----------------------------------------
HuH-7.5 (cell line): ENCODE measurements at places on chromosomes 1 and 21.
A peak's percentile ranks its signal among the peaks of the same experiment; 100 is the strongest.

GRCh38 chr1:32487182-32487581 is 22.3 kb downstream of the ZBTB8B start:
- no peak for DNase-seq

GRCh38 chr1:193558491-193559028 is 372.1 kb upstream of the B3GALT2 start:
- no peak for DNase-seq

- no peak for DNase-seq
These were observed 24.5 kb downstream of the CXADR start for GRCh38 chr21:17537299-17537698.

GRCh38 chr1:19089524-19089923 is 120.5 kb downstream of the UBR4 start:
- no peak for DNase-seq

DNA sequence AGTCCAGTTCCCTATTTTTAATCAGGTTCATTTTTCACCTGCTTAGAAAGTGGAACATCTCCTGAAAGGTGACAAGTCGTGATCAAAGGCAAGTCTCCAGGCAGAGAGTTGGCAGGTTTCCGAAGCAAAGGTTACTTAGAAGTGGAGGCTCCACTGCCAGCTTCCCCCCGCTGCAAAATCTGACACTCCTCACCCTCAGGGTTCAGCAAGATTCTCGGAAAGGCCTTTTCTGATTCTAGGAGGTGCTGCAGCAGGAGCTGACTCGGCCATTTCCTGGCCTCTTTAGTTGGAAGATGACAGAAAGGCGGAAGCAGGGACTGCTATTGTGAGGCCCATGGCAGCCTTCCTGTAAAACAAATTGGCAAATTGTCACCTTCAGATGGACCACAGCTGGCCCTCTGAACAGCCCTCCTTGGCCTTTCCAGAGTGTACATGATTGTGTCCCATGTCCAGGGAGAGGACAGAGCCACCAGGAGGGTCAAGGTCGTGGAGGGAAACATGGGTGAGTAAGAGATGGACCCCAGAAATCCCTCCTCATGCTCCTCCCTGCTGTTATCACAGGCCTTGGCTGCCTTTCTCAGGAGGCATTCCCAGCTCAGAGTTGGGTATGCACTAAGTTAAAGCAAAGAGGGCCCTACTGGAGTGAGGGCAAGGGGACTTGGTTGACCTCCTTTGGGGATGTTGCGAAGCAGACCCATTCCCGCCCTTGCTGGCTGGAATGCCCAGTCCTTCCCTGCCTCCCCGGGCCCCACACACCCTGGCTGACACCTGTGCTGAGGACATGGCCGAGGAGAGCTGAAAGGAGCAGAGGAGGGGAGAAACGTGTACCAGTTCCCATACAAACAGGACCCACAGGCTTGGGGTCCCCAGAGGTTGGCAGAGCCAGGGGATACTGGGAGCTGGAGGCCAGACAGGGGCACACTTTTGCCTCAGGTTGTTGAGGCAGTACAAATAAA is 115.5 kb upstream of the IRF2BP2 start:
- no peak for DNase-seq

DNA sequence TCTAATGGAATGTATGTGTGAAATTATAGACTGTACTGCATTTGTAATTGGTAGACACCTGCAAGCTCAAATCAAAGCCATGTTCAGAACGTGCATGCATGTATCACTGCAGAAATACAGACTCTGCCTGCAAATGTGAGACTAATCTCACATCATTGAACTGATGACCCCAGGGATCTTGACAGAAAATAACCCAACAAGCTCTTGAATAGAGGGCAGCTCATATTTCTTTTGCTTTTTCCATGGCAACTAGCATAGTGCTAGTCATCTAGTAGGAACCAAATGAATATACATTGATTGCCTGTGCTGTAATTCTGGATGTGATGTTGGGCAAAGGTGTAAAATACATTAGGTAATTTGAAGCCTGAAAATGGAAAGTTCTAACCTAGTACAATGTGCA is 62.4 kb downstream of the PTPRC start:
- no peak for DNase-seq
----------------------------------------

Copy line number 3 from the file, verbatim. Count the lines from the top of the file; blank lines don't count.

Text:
GRCh38 chr1:32487182-32487581 is 22.3 kb downstream of the ZBTB8B start: